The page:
From his base in Afghanistan he started plotting attacks against the West. In the run up to 9/11 he and al Qaeda were held responsible for a series of deadly attacks on the United States and its allies - the 1993 World Trade Center bombing; the 1998 bombings of the U.S. embassies in Dar es Salaam, Tanzania and Nairobi, Kenya; and the 2000 bombing of the USS Cole in Yemen. Bin Laden was behind the September 11, 2001, attacks that brought down the World Trade Center towers, damaged part of the Pentagon, and resulted in a plane crash in a field in Shanksville, Pennsylvania. Nearly 3,000 people were killed that day. At first he denied involvement in the attacks, but he later took responsibility for "inspiring" the events of September 11.
For all the death and destruction that Osama bin Laden inspired and the attention he received over the past two decades, it is important to keep in mind that he was the leader of a very small group of radical extremist. For the vast majority of Muslims he was not a hero and no faith leader.
Since 2001, Osama bin Laden had evaded all attempts by the US government and military to capture or kill him-until Sunday, May 1, 2011. That night, President Obama made the following announcement: "Today, at my direction, the United States launched a targeted operation against that compound in Abbottabad, Pakistan. A small team of Americans carried out the operation with extraordinary courage and capability. No Americans were harmed. They took care to avoid civilian casualties. After a firefight, they killed Osama bin Laden and took custody of his body.
"For over two decades, bin Laden has been al Qaeda's leader and symbol, and has continued to plot attacks against our country and our friends and allies. The death of bin Laden marks the most significant achievement to date in our nation's effort to defeat al Qaeda. But his death does not mark the end of our effort. There's no doubt that al Qaeda will continue to pursue attacks against us. We must and we will remain vigilant at home and abroad."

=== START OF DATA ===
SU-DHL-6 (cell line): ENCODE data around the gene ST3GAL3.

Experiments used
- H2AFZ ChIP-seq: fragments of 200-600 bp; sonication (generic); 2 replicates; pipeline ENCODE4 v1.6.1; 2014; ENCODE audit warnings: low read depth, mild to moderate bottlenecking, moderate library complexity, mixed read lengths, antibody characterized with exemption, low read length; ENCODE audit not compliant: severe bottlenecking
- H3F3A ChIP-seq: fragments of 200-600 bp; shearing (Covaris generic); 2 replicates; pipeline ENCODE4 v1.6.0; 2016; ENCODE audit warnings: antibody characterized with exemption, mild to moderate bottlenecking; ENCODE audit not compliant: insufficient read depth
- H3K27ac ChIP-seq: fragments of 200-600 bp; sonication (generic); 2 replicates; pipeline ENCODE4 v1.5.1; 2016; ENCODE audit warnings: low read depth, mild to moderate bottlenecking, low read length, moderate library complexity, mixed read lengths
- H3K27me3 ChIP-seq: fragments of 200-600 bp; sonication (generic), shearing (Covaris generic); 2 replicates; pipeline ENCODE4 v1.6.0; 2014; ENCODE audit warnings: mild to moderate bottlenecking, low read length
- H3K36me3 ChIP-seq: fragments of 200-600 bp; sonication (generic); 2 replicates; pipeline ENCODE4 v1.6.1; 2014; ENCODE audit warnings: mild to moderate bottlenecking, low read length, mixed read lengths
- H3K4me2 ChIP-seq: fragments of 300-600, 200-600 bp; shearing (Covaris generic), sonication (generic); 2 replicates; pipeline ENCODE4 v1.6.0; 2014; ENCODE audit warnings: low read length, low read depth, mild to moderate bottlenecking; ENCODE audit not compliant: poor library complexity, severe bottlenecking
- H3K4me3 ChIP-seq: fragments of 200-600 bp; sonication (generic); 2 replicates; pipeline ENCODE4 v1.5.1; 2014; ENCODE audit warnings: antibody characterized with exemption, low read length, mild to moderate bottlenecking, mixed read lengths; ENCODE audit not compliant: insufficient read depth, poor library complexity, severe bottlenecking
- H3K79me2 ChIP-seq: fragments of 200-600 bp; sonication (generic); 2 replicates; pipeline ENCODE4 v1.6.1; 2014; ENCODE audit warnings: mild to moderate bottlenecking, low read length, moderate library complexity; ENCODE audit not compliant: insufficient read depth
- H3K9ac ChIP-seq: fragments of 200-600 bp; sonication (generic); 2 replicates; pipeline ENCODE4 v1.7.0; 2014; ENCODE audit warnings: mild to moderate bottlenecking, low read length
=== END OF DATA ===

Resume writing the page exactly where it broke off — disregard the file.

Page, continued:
Before you begin discussing the reading, take a few minutes to establish guidelines for the discussion that emphasize listening without judgment (as described above in "To the Teacher").
1. What struck you about the reading?
2. Did anything surprise you? If so, what?
3. Did the reading raise any feelings or memories for you? What were they?
4. What questions do you have about the reading? How might they be answered?
Reactions to Bin Laden's Killing
In the next activity students will examine a range of views expressed by Americans in media outlets and blogs in the days following President Obama's announcement.
Tell students: People around the world have responded to the death of Osama bin Laden in vastly different ways. Here in the US too, people's responses have been varied. The handout contains excerpts from online media sources that provide a range of different responses and reactions to Osama bin Laden's death.
Give students about 10 minutes to read the excerpts.
Student Reading 2:
American Responses to the Death of Osama bin Laden
Victims' families relieved at bin Laden death
By Vicky Buffery and Teresa Larraz for Reuters
"For me, this man symbolized evil, and all the misery that I've been through for ten years. To know this symbol is gone is a great relief for me," said Bruno Dellinger, a French businessman who survived the collapse of New York's twin towers after al Qaeda hijackers flew planes into them on September 11, 2001.
Dellinger, who was on the 47th floor of the North Tower when the planes struck, told French RTL radio he felt a "burst of joy" at bin Laden's death.
He said he had always believed U.S. secret services would track down the man behind September 11 and a series of other plots. ...
The news, announced by President Barack Obama early on Monday, brought thousands on to the streets of New York and Washington to celebrate, including relatives of people killed in the worst militant attacks in U.S. history.
"I never figured I'd be excited about someone's death. It's been a long time coming," said firefighter Michael Carroll, 27, whose father, also a fireman, died in the September 11 attacks.
"It's finally here. It feels good," he said while celebrating at Ground Zero in New York, the site of the World Trade Center's twin towers destroyed in the attack.
Mother of 9/11 victim reacts to death of bin Laden
By Donna Marsh O'Connor, guest columnist for Metro NY